Ponton D.E., Ruelas-Inzunza J., Lavoie R., Lescord G.L., Johnston T.A., Graydon J.A., Reichert, M., Donadt C., Poesch M.S., Gunn, J.A., and M. Amyot. (2022) Mercury, selenium and arsenic concentrations in Canadian freshwater fish and a perspective on human consumption intake and risk. Journal of Hazardous Materials Advances.

Citation: Ponton D.E., Ruelas-Inzunza J., Lavoie R., Lescord G.L., Johnston T.A., Graydon J.A., Reichert, M., Donadt C., Poesch M.S., Gunn, J.A., and M. Amyot. (2022) Mercury, selenium and arsenic concentrations in Canadian freshwater fish and a perspective on human consumption intake and risk. Journal of Hazardous Materials Advances.

Abstract

Mercury (Hg) and arsenic (As) contamination of fish may limit its human consumption  whereas selenium (Se) can potentially protect fish and consumers from their adverse effects. We related the concentrations of these elements in Canadian freshwater fish to anthropogenic activities and ecozones and compared these concentrations to risk assessment thresholds. Mercury concentrations exceeded the retail fish Canadian threshold (0.5 ppm) in 31% of all Walleye; this proportion rose to 64% in reservoirs. Reservoirs and lakes impacted by logging and urbanization presented higher fish [Hg] than other impacted systems. In mining areas, fish [Hg] were low and negatively correlated with [Se]. Se and As concentrations exceeded Canadian guidelines in 5 and 0.2% of all fish, respectively. A previously unreported negative relationship between mean [As] and [Hg] suggested an inverse consumption risk for these two elements. The ratio Se/Hg was lower than 1 for 14% of all fish and was negatively correlated with fish length. No major differences were seen among fish lengths that reached the Hg guideline and the Se/Hg threshold of 1. Using the benefit-risk value (BRV) threshold that considers Se intake, there were no limit to fish consumption. More studies are needed to assess the role of Se against Hg toxicity and adjust fish consumption guidelines accordingly.

*Lab members:  Mark Poesch. Check out opportunities in the lab!

Theis S.*, and M.S. Poesch (2022) Current capacity, bottlenecks, and future projections for offsetting habitat loss using mitigation and conservation banking in the United States. Journal for Nature Conservation 67:126159.

Citation: Theis S., and M.S. Poesch (2022) Current capacity, bottlenecks, and future projections for offsetting habitat loss using mitigation and conservation banking in the United States assessed through the Regulatory In lieu fee and Bank Information Tracking System. Journal for Nature Conservation 67: 126159.

Abstract

Habitat banking in its many iterations is an established and popular mechanism to deliver environmental offsets. The United States can look back at over 30 years of banking experience with the underlying framework and policies being consistently updated and improved. Given the increased demand in habitat banking, we provide insights into how bank area capacity is distributed across the United States for four different bank targets (wetlands, streams, multiple ecosystems, species) based on information extracted from the Regulatory In-lieu Fee and Bank Information Tracking System, as well as, estimating future capacities and area reserves through a predictive modeling approach based on data from the past 26 years. Future predictions indicate a decrease in available reserves for banks targeting wetlands or multiple ecosystems, with potential bottlenecks relating to large reserves being limited to the southeast and release schedules not catching up to the current and anticipated demand. Banks targeting species or streams are predicted to meet future demand, with species banks (conservation banks) following a different legislative and operational approach based on the listing of endangered species and pro-active approaches with anticipated future demand. Most current reserves for all four bank types are restricted to very few service areas with around one-third of all bank areas still awaiting release, limiting their availability on a broader scale. Strategic planning networks are necessary to meet future demand on a national scale and to identify areas suitable for banking or likely to experience future environmental or developmental stress.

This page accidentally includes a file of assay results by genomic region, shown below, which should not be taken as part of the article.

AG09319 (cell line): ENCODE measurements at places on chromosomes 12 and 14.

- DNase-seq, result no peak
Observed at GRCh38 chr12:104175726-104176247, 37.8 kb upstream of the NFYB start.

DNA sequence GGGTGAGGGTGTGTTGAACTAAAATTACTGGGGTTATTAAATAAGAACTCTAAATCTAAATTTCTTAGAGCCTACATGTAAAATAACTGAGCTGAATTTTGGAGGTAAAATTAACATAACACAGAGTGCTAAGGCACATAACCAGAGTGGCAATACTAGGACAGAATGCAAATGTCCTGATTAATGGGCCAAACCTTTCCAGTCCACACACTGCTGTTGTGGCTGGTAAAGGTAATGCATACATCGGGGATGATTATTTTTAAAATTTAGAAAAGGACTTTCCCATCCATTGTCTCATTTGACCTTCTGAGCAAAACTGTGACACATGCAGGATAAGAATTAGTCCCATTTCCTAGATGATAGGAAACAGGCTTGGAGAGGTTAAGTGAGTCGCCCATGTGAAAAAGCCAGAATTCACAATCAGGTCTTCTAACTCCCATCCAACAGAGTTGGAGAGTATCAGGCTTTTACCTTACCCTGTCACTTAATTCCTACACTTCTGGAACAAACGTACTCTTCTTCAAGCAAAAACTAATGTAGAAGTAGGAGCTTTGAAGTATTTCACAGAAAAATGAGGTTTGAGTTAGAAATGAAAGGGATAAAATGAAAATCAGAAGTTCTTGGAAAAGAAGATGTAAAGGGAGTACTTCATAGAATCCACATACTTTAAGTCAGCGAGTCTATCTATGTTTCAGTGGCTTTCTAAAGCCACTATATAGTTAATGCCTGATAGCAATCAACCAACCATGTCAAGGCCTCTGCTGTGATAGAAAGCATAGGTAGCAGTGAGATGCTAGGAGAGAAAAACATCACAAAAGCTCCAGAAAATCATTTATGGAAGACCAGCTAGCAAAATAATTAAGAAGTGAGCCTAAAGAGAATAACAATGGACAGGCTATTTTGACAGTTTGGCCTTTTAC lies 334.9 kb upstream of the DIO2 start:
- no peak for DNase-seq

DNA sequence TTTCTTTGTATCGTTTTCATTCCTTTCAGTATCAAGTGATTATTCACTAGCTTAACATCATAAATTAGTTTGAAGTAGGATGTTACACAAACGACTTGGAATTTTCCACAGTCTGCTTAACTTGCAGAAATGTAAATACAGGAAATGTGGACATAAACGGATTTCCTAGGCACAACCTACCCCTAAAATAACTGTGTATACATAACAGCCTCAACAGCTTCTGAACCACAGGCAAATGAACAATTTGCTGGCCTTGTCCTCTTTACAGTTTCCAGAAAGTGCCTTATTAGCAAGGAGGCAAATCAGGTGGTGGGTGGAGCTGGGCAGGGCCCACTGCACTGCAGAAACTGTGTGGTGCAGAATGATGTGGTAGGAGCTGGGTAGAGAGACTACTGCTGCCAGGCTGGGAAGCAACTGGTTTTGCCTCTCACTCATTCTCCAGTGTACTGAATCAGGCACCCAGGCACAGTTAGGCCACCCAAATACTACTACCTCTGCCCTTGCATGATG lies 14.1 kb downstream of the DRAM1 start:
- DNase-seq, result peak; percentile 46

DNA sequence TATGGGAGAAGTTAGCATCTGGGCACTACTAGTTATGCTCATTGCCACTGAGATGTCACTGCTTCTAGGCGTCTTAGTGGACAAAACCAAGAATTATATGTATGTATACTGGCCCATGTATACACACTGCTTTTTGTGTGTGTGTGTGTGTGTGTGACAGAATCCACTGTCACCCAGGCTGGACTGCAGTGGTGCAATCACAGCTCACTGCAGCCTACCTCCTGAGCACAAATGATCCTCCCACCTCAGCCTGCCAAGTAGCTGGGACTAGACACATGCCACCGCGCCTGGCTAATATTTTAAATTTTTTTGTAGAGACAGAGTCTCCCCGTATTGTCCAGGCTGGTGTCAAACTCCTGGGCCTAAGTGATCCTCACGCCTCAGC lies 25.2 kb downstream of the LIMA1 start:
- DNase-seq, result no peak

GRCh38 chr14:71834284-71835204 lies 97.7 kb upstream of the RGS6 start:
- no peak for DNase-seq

*Lab members: Sebastian Theis and Mark Poesch. Check out opportunities in the lab!

Research by Kaegan Finn highlighted by Alberta Wildlife Society Chapter

Due to the covid-19 pandemic, undergraduate student Kaegan Finn was unable to present his research at the Alberta Chapter of The Wildlife Society (ACTWS) annual general meeting. Thankfully, ACTWS has been sharing some of the research from the conference on their website. In August, ACTWS highlighted Kaegan Finn’s excellent poster. Kaegan was an undergrad conducting research in the lab. I am delighted that Kaegan was able to share his hard work. Check it out for yourself here on the ACTWS webpage (link).

CBC interviews Dr. Poesch about new article on offsetting in freshwater ecosystems (CBC News; CBC Radio)

A recent review article on compliance and ecosystem function (Theis et al. 2019) in freshwater offsets was highlighted on CBC News and CBC radio in Edmonton and Calgary

Press Play to hear the interview on Edmonton AM or click this link to get redirected to CBC Edmonton AM Radio’s webpage.

Press Play to hear the interview on Calgary’s EyeOpener or click this link to get redirected to CBC EyeOpener Radio’s webpage.

Alberta Conservation Association funds alpine fisheries research

The Alberta Conservation Association provided a grant to help research the impact of stocking of non-native trout on alpine ecosystems. This project is being led by MSc student Allison Banting with the help of Dr. Mark Taylor and Rolf Vinebrooke. Thanks ACA for your continued support of the PoeschLab.